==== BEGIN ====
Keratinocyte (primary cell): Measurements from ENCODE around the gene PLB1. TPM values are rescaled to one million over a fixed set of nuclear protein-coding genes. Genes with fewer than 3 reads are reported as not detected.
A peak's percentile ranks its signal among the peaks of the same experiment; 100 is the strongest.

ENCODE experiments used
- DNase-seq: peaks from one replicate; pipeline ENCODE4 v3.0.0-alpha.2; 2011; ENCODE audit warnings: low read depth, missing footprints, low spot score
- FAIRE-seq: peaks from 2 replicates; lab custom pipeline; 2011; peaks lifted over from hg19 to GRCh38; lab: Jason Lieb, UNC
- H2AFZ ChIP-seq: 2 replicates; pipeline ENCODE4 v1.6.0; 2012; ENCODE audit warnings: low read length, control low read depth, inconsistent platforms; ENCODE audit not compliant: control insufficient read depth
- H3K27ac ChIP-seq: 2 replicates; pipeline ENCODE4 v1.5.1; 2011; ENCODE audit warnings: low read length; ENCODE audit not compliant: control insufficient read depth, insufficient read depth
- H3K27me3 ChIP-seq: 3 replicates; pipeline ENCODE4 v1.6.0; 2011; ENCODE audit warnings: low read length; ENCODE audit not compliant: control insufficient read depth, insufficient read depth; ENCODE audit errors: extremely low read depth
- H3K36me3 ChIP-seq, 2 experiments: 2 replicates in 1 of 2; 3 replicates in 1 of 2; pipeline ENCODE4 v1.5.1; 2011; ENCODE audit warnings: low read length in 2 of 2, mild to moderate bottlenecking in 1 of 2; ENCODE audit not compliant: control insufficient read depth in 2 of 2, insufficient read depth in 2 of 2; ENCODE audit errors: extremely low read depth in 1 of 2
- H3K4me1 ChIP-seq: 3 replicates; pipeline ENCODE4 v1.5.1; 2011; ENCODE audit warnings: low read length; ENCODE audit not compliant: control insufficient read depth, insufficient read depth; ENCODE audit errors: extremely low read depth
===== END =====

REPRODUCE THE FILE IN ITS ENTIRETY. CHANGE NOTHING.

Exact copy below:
Keratinocyte (primary cell): Measurements from ENCODE around the gene PLB1. TPM values are rescaled to one million over a fixed set of nuclear protein-coding genes. Genes with fewer than 3 reads are reported as not detected.
A peak's percentile ranks its signal among the peaks of the same experiment; 100 is the strongest.

ENCODE experiments used
- DNase-seq: peaks from one replicate; pipeline ENCODE4 v3.0.0-alpha.2; 2011; ENCODE audit warnings: low read depth, missing footprints, low spot score
- FAIRE-seq: peaks from 2 replicates; lab custom pipeline; 2011; peaks lifted over from hg19 to GRCh38; lab: Jason Lieb, UNC
- H2AFZ ChIP-seq: 2 replicates; pipeline ENCODE4 v1.6.0; 2012; ENCODE audit warnings: low read length, control low read depth, inconsistent platforms; ENCODE audit not compliant: control insufficient read depth
- H3K27ac ChIP-seq: 2 replicates; pipeline ENCODE4 v1.5.1; 2011; ENCODE audit warnings: low read length; ENCODE audit not compliant: control insufficient read depth, insufficient read depth
- H3K27me3 ChIP-seq: 3 replicates; pipeline ENCODE4 v1.6.0; 2011; ENCODE audit warnings: low read length; ENCODE audit not compliant: control insufficient read depth, insufficient read depth; ENCODE audit errors: extremely low read depth
- H3K36me3 ChIP-seq, 2 experiments: 2 replicates in 1 of 2; 3 replicates in 1 of 2; pipeline ENCODE4 v1.5.1; 2011; ENCODE audit warnings: low read length in 2 of 2, mild to moderate bottlenecking in 1 of 2; ENCODE audit not compliant: control insufficient read depth in 2 of 2, insufficient read depth in 2 of 2; ENCODE audit errors: extremely low read depth in 1 of 2
- H3K4me1 ChIP-seq: 3 replicates; pipeline ENCODE4 v1.5.1; 2011; ENCODE audit warnings: low read length; ENCODE audit not compliant: control insufficient read depth, insufficient read depth; ENCODE audit errors: extremely low read depth